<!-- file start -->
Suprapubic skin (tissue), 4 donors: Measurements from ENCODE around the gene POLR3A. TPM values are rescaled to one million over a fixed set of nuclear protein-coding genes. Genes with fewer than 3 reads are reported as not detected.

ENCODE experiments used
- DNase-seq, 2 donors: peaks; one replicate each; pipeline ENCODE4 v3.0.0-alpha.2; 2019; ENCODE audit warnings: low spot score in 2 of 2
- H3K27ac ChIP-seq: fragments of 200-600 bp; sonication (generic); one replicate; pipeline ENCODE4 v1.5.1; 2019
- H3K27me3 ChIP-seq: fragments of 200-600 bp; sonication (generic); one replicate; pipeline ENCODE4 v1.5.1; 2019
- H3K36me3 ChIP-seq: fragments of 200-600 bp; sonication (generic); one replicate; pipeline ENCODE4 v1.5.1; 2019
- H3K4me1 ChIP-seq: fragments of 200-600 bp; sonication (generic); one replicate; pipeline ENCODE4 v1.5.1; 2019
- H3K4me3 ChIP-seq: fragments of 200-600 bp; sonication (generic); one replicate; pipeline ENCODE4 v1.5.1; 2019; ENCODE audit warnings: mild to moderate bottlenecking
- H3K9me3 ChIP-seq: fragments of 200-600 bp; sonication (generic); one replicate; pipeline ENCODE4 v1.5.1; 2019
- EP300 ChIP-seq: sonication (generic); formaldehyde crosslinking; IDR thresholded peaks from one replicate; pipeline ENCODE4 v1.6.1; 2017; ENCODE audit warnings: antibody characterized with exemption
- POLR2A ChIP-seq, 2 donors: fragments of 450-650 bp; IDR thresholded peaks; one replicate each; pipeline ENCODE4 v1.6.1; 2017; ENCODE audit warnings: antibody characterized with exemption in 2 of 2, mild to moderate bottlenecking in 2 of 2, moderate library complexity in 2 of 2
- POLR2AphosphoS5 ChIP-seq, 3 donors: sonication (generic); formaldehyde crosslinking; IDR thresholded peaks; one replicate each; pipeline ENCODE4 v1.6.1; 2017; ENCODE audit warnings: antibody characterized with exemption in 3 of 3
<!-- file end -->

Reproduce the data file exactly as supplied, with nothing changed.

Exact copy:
Suprapubic skin (tissue), 4 donors: Measurements from ENCODE around the gene POLR3A. TPM values are rescaled to one million over a fixed set of nuclear protein-coding genes. Genes with fewer than 3 reads are reported as not detected.

ENCODE experiments used
- DNase-seq, 2 donors: peaks; one replicate each; pipeline ENCODE4 v3.0.0-alpha.2; 2019; ENCODE audit warnings: low spot score in 2 of 2
- H3K27ac ChIP-seq: fragments of 200-600 bp; sonication (generic); one replicate; pipeline ENCODE4 v1.5.1; 2019
- H3K27me3 ChIP-seq: fragments of 200-600 bp; sonication (generic); one replicate; pipeline ENCODE4 v1.5.1; 2019
- H3K36me3 ChIP-seq: fragments of 200-600 bp; sonication (generic); one replicate; pipeline ENCODE4 v1.5.1; 2019
- H3K4me1 ChIP-seq: fragments of 200-600 bp; sonication (generic); one replicate; pipeline ENCODE4 v1.5.1; 2019
- H3K4me3 ChIP-seq: fragments of 200-600 bp; sonication (generic); one replicate; pipeline ENCODE4 v1.5.1; 2019; ENCODE audit warnings: mild to moderate bottlenecking
- H3K9me3 ChIP-seq: fragments of 200-600 bp; sonication (generic); one replicate; pipeline ENCODE4 v1.5.1; 2019
- EP300 ChIP-seq: sonication (generic); formaldehyde crosslinking; IDR thresholded peaks from one replicate; pipeline ENCODE4 v1.6.1; 2017; ENCODE audit warnings: antibody characterized with exemption
- POLR2A ChIP-seq, 2 donors: fragments of 450-650 bp; IDR thresholded peaks; one replicate each; pipeline ENCODE4 v1.6.1; 2017; ENCODE audit warnings: antibody characterized with exemption in 2 of 2, mild to moderate bottlenecking in 2 of 2, moderate library complexity in 2 of 2
- POLR2AphosphoS5 ChIP-seq, 3 donors: sonication (generic); formaldehyde crosslinking; IDR thresholded peaks; one replicate each; pipeline ENCODE4 v1.6.1; 2017; ENCODE audit warnings: antibody characterized with exemption in 3 of 3